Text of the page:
William M. Prewett and John Smith settled in Liberty township in 1834. Smith came from Clay county, where he was reared. Prewett came from Lafayette county, but was originally from Kentucky. H. W. Creekmore and Elisha B. Creekmore were also from Kentucky. Prewett and Smith came early in the spring and the Creekmores and Tobias Miller came in the summer and early fall of the same year. T. P. Gilreath, another Kentuckian, came about the same time, but had lived in Lafayette county before he removed to Daviess. The latter, with Prewett, settled on section five in the northwest corner of the township and not far from South Big Creek, being something over a mile. Mr. Prewett was the first man who broke prairie in. Daviess county and was one of the early justices of the peace in the township.
There was no great rush of settlers in those early days. Liberty was originally a part of Grindstone, one of the three original municipal townships. The settlement on Grindstone Creek was only a few miles distant, and that was one of the largest in the county at that time, unless Lick Fork, in the southeast, might have been a little larger. There was very little to trouble or change the even tenor of the ways of the pioneers of Liberty township. They built their cabins, plowed their fields, and secured themselves fine homesteads. They went to mill and would be gone several days, for the route led them to Richmond, Ray county, and to Liberty, in Clay county. This only lasted two years before a horse-mill was in operation but a few miles from there on the border of DeKalb county. There was also one or two hand-mills that did duty until the demand exceeded their capacity.
It was several years after the first white man located upon the soil of Liberty township that a wedding took place. Not until 1840, and then William Weiser stepped forward and claimed the hand of Mary Myers. It was in the fall of the year that the wedding took place. Mary was willing for the nuptials, and the ceremony was performed at. the residence of the bride’s parents, Mr. and Mrs. Christopher Myers. Squire William M. Prewett said the words which bound two loving hearts together. The presents were not numerous, but of great practical value. The mother of the bride gave her a new iron pot, and the groom’s parents furnished a bake-pan. The rest of the wedding outfit was gathered together by the new made husband and wife. There wasn’t as much style in those days as now, but -for solid happiness and pure enjoyment the log cabins of those days could largely discount the brown stone fronts of the present age.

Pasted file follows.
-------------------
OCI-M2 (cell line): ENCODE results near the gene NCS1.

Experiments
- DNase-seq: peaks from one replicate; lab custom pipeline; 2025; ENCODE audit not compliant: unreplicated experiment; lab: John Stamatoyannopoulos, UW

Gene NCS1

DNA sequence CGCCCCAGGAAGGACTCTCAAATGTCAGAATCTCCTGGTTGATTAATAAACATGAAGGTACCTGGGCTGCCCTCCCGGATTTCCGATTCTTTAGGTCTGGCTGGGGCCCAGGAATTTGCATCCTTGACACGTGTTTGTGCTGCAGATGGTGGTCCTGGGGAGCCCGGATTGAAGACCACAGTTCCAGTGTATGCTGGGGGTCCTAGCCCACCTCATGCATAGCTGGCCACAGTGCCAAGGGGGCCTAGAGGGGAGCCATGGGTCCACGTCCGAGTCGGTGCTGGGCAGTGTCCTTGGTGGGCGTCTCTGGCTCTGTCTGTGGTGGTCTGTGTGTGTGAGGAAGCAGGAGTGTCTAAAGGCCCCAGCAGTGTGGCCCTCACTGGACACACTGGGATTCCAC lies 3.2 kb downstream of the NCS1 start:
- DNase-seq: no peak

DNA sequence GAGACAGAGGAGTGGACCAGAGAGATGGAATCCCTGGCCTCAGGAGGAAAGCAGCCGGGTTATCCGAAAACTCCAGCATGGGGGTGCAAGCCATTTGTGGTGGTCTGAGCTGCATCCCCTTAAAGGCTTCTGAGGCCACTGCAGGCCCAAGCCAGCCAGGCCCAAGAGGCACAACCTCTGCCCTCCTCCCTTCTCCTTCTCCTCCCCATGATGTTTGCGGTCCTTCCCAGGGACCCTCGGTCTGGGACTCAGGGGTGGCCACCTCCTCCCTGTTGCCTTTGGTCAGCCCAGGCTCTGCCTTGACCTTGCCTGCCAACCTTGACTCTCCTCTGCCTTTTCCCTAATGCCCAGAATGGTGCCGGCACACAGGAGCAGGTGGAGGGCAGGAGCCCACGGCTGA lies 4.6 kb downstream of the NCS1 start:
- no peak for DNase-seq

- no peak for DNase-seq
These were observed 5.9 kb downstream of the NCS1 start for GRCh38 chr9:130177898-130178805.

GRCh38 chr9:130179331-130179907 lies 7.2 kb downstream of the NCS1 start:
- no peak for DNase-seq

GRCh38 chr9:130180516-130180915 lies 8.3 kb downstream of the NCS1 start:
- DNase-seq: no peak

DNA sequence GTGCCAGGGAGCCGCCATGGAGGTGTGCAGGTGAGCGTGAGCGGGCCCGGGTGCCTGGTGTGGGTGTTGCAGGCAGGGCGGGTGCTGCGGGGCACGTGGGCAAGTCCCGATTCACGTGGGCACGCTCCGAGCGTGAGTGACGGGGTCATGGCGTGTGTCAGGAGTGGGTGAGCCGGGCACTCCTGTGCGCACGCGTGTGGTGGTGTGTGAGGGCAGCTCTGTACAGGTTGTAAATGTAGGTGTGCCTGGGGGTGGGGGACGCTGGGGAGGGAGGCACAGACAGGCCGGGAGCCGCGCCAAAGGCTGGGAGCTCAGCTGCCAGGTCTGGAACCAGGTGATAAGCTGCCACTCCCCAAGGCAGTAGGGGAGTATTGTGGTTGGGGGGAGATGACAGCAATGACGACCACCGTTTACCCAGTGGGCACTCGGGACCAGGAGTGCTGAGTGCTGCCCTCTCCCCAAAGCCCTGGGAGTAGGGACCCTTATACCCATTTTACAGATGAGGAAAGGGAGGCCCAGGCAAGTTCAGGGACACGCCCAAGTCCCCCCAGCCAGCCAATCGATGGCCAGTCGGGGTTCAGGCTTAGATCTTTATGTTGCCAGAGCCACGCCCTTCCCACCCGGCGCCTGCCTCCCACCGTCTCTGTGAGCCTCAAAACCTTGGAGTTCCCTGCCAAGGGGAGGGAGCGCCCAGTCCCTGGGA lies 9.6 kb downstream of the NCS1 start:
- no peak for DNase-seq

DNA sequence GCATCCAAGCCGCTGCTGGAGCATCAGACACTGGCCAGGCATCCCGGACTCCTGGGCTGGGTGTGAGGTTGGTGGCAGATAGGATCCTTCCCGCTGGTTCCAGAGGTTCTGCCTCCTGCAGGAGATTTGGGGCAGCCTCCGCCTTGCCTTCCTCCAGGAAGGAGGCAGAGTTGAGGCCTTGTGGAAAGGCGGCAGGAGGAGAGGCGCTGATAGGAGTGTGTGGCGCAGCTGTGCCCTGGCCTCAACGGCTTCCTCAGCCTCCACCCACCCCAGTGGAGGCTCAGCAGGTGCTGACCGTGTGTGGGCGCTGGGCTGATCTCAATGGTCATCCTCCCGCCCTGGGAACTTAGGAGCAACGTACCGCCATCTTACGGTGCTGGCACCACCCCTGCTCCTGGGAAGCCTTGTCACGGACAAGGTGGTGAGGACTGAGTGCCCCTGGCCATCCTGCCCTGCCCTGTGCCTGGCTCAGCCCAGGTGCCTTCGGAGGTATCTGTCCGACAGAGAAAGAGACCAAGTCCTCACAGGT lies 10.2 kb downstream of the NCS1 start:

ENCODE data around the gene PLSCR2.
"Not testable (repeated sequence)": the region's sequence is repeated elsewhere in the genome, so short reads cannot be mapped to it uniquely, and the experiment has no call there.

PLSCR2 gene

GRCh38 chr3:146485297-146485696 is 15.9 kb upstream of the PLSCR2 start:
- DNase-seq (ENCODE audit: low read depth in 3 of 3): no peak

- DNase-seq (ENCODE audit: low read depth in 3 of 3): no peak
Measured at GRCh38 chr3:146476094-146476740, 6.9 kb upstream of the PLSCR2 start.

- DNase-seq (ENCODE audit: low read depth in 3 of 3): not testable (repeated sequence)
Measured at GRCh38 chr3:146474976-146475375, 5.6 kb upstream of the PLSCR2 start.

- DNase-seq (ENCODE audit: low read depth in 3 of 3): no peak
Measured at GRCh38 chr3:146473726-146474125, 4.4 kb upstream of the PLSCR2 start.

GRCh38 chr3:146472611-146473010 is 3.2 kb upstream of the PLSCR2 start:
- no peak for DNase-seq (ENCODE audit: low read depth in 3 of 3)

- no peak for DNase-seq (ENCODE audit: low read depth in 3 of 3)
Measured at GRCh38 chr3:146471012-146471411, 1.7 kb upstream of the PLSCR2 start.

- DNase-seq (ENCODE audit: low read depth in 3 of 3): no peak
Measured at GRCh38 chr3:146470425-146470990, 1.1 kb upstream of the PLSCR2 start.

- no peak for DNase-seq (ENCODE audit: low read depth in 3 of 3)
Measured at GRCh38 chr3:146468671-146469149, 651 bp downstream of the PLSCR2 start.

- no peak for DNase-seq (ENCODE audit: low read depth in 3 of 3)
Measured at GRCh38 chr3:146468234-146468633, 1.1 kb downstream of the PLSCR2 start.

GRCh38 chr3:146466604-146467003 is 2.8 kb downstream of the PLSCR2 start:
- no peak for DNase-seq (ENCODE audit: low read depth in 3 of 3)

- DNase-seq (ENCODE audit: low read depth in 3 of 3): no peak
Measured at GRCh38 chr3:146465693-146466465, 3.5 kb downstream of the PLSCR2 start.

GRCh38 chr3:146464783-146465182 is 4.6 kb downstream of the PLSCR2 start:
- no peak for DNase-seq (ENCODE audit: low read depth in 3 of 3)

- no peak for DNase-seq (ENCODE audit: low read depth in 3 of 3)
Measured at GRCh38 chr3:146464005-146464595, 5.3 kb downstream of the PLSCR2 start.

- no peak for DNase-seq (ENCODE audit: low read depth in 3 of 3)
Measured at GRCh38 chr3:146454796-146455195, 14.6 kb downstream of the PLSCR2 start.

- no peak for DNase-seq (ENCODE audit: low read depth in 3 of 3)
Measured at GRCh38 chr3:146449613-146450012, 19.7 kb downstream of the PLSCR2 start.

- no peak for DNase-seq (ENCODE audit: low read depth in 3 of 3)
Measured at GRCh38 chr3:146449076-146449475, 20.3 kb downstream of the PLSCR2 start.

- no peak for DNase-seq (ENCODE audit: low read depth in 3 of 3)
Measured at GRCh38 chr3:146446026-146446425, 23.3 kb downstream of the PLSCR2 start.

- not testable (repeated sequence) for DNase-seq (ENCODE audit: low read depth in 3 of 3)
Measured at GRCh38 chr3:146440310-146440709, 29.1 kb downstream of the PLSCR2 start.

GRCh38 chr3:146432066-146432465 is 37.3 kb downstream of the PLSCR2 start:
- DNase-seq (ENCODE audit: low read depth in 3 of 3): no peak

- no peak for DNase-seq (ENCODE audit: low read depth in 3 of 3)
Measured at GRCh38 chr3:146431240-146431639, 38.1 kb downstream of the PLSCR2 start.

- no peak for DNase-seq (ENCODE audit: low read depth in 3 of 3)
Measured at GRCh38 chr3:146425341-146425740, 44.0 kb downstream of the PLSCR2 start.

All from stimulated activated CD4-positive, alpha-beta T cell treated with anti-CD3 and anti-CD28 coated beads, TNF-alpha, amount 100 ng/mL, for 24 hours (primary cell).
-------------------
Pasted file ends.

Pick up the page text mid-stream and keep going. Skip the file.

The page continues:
John A. Creekmore was the first child born in Liberty township, and he first saw the light on March 20th, 1834. He was the son of H. N. and Ann Creekmore.
The first death in the township was that of Green Blakely, who died in December, 1838, and was buried on what is known as the Tobias Miller farm.
Dr. William Livsie had the honor of being the first regular physician who settled in the township, but he remained only two years, leaving for the West in 1840. He was a native of Virginia.
The first sermon was preached in 1835, by the Rev. James McMahan, at the house or cabin of John Smith, the first settler. There was no regular service, but the cabins of the settlers were always at the service of the circuit riders, or any traveling minister who was willing to hold service.
The first school was taught by Joseph Starling, and the school-horse was situated on the east half of the northeast quarter of section eight. He had some fifteen pupils and received $2 per scholar for a three months session. He removed to Texas. The neighbors joined together to put up the schoolhouse, which was simply logs placed one on top of the other. The floor was mother earth, and the roof of clapboards kept to their places by weight poles. One end was a fire-place and the children gathered around, and when the fire got fairly under way their faces would become nearly parboiled while the chills danced a gallop up and down their backs. Still there was lots of fun to be had at the old log school-houses, and those who received their schooling at those primitive establishments have nothing but happy memories of their school days.
The inevitable spinning-wheel and rough loom, which were two of the necessities of pioneer life, found a lodging place at Mr. Prewett’s, and Mrs. Nancy Prewett, as early as 1835, was using these very essential articles of domestic furniture. She was able to keep her family in the necessary wearing apparel in the shape of homespun.
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